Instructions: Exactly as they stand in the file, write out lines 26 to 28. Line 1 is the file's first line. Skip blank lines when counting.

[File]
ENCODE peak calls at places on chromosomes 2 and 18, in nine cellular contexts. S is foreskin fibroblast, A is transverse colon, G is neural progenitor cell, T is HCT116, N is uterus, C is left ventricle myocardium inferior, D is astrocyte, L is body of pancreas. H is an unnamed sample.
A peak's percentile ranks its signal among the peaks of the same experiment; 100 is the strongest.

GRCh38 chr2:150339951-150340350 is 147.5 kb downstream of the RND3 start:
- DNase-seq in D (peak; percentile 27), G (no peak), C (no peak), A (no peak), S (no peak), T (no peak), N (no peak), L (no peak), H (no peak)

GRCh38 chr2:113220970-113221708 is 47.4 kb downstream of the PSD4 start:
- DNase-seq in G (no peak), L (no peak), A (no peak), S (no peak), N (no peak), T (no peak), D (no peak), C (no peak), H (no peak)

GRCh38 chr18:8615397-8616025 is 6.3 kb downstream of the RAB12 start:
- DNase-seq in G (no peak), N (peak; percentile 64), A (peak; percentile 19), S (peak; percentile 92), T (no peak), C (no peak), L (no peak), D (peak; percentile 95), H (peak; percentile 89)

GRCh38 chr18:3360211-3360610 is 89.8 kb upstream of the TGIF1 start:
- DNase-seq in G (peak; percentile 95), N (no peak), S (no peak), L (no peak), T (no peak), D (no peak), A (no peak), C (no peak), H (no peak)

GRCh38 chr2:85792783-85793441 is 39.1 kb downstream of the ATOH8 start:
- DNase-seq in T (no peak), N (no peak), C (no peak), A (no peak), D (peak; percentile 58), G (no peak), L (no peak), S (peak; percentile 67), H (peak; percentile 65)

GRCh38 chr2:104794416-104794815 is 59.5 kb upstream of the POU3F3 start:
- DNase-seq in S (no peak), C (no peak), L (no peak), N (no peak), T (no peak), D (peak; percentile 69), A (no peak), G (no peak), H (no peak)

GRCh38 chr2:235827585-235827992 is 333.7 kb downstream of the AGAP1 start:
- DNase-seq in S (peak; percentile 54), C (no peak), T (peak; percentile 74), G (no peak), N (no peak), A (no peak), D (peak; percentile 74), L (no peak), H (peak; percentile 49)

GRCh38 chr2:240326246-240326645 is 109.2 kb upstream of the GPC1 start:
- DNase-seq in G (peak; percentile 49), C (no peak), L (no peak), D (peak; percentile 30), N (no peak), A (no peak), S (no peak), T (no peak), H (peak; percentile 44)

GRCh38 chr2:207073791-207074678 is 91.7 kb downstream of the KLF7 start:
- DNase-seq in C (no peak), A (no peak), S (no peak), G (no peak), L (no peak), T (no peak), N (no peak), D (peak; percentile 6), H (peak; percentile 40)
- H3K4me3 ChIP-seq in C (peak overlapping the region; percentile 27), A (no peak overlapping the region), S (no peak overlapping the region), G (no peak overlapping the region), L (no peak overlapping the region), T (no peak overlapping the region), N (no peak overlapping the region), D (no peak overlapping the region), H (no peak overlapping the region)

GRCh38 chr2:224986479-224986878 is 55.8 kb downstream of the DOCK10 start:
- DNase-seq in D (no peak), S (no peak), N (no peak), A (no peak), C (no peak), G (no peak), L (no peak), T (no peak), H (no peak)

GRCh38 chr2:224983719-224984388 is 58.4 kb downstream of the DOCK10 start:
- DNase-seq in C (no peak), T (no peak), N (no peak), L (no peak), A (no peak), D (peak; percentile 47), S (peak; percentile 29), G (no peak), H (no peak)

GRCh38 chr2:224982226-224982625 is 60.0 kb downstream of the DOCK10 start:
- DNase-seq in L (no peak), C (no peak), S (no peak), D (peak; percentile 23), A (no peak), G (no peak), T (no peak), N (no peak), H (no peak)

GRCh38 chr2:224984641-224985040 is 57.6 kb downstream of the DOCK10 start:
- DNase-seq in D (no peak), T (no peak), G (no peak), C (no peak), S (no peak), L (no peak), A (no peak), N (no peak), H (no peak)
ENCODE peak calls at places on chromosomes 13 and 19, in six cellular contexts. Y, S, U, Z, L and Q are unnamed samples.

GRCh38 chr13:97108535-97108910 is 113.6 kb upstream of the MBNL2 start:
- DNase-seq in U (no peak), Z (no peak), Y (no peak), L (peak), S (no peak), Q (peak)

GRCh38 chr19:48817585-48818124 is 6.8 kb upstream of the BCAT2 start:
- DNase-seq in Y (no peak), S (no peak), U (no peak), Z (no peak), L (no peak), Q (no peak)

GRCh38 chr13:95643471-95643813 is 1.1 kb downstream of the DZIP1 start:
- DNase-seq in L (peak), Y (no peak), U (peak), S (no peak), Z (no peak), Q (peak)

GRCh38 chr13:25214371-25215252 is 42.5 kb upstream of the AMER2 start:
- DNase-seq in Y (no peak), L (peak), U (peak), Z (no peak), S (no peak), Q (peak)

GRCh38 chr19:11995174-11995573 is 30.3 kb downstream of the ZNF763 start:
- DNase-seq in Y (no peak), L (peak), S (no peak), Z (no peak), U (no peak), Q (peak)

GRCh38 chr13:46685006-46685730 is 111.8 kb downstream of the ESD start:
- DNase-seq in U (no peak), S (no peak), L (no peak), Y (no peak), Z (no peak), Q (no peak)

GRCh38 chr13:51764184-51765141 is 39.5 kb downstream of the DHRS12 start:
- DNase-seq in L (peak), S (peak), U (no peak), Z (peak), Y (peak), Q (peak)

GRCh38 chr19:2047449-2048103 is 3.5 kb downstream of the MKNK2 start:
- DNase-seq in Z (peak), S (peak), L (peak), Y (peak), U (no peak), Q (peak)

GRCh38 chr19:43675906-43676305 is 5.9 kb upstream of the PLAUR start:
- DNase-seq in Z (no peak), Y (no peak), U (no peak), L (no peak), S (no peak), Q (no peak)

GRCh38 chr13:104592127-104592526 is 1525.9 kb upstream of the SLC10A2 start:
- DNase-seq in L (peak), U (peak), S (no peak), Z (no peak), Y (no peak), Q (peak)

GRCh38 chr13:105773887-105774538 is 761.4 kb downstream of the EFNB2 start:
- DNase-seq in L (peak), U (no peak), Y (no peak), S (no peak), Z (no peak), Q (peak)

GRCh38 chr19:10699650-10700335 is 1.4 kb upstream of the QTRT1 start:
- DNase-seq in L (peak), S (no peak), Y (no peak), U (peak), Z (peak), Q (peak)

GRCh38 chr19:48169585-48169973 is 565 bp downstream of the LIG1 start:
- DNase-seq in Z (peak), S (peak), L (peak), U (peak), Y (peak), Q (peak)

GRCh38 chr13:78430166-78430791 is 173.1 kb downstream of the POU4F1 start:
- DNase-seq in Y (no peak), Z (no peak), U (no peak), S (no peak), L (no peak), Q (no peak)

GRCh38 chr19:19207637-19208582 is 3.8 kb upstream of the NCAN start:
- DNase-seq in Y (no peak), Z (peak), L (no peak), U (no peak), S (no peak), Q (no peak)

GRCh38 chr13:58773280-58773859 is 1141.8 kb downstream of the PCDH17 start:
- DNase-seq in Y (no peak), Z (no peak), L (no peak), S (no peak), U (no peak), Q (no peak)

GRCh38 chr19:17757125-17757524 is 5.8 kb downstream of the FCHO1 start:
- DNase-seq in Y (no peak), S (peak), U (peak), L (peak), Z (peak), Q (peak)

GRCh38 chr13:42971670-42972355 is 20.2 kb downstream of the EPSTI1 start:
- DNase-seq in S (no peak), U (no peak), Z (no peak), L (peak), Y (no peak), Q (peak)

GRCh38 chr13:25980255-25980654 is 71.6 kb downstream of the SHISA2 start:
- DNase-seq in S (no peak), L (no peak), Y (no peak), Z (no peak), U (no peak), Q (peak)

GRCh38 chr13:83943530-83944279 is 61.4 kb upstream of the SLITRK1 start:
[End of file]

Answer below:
GRCh38 chr2:224982226-224982625 is 60.0 kb downstream of the DOCK10 start:
- DNase-seq in L (no peak), C (no peak), S (no peak), D (peak; percentile 23), A (no peak), G (no peak), T (no peak), N (no peak), H (no peak)

GRCh38 chr2:224984641-224985040 is 57.6 kb downstream of the DOCK10 start: